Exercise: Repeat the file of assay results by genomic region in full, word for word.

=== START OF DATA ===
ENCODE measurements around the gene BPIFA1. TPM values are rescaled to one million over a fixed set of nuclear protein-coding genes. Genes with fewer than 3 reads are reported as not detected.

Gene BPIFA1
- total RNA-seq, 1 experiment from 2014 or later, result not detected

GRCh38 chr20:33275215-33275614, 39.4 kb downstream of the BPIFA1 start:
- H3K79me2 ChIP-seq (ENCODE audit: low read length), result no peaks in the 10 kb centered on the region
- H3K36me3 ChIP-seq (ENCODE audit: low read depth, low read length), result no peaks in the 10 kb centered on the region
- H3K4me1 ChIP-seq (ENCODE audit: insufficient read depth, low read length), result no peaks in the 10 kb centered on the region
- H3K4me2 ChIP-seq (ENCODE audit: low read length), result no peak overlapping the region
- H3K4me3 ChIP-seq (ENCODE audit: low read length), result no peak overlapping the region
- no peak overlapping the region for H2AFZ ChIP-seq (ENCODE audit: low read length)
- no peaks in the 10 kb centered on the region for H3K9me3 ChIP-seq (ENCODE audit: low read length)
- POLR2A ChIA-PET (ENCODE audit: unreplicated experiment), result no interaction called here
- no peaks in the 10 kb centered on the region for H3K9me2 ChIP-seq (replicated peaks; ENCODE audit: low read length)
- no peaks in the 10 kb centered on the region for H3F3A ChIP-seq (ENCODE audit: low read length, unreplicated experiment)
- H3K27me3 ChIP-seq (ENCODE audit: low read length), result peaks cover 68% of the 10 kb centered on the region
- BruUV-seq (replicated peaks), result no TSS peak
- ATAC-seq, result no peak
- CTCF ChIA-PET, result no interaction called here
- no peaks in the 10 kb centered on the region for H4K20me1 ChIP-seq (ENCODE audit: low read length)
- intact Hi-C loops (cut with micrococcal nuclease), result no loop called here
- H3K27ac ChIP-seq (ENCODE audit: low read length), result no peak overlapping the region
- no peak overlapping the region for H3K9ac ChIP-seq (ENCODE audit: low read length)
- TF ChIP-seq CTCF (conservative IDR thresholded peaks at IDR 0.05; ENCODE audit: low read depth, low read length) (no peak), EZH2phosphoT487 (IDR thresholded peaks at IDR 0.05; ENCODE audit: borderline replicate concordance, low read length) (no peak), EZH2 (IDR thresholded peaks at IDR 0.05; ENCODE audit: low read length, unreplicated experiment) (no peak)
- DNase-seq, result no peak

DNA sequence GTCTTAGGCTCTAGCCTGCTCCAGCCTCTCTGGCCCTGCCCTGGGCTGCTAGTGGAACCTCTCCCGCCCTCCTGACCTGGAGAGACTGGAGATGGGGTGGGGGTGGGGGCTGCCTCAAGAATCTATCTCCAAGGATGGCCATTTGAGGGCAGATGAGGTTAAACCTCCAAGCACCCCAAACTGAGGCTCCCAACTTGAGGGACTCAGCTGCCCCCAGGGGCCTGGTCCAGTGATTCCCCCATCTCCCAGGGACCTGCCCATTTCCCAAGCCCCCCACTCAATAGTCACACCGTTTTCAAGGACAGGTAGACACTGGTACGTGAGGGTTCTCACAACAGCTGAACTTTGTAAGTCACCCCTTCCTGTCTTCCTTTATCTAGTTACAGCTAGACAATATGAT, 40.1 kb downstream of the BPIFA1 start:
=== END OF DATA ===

ENCODE measurements around the gene BPIFA1. TPM values are rescaled to one million over a fixed set of nuclear protein-coding genes. Genes with fewer than 3 reads are reported as not detected.

Gene BPIFA1
- total RNA-seq, 1 experiment from 2014 or later, result not detected

GRCh38 chr20:33275215-33275614, 39.4 kb downstream of the BPIFA1 start:
- H3K79me2 ChIP-seq (ENCODE audit: low read length), result no peaks in the 10 kb centered on the region
- H3K36me3 ChIP-seq (ENCODE audit: low read depth, low read length), result no peaks in the 10 kb centered on the region
- H3K4me1 ChIP-seq (ENCODE audit: insufficient read depth, low read length), result no peaks in the 10 kb centered on the region
- H3K4me2 ChIP-seq (ENCODE audit: low read length), result no peak overlapping the region
- H3K4me3 ChIP-seq (ENCODE audit: low read length), result no peak overlapping the region
- no peak overlapping the region for H2AFZ ChIP-seq (ENCODE audit: low read length)
- no peaks in the 10 kb centered on the region for H3K9me3 ChIP-seq (ENCODE audit: low read length)
- POLR2A ChIA-PET (ENCODE audit: unreplicated experiment), result no interaction called here
- no peaks in the 10 kb centered on the region for H3K9me2 ChIP-seq (replicated peaks; ENCODE audit: low read length)
- no peaks in the 10 kb centered on the region for H3F3A ChIP-seq (ENCODE audit: low read length, unreplicated experiment)
- H3K27me3 ChIP-seq (ENCODE audit: low read length), result peaks cover 68% of the 10 kb centered on the region
- BruUV-seq (replicated peaks), result no TSS peak
- ATAC-seq, result no peak
- CTCF ChIA-PET, result no interaction called here
- no peaks in the 10 kb centered on the region for H4K20me1 ChIP-seq (ENCODE audit: low read length)
- intact Hi-C loops (cut with micrococcal nuclease), result no loop called here
- H3K27ac ChIP-seq (ENCODE audit: low read length), result no peak overlapping the region
- no peak overlapping the region for H3K9ac ChIP-seq (ENCODE audit: low read length)
- TF ChIP-seq CTCF (conservative IDR thresholded peaks at IDR 0.05; ENCODE audit: low read depth, low read length) (no peak), EZH2phosphoT487 (IDR thresholded peaks at IDR 0.05; ENCODE audit: borderline replicate concordance, low read length) (no peak), EZH2 (IDR thresholded peaks at IDR 0.05; ENCODE audit: low read length, unreplicated experiment) (no peak)
- DNase-seq, result no peak

DNA sequence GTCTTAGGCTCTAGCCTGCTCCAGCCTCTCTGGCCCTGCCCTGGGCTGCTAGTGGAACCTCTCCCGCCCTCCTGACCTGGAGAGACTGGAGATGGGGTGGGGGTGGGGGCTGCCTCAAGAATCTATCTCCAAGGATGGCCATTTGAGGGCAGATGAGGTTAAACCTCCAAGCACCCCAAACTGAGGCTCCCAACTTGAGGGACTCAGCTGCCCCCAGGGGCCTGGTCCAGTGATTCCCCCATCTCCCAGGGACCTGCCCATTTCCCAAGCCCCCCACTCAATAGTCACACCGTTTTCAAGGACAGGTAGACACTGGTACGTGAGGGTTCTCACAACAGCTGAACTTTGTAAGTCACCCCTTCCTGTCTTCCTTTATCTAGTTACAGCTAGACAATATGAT, 40.1 kb downstream of the BPIFA1 start: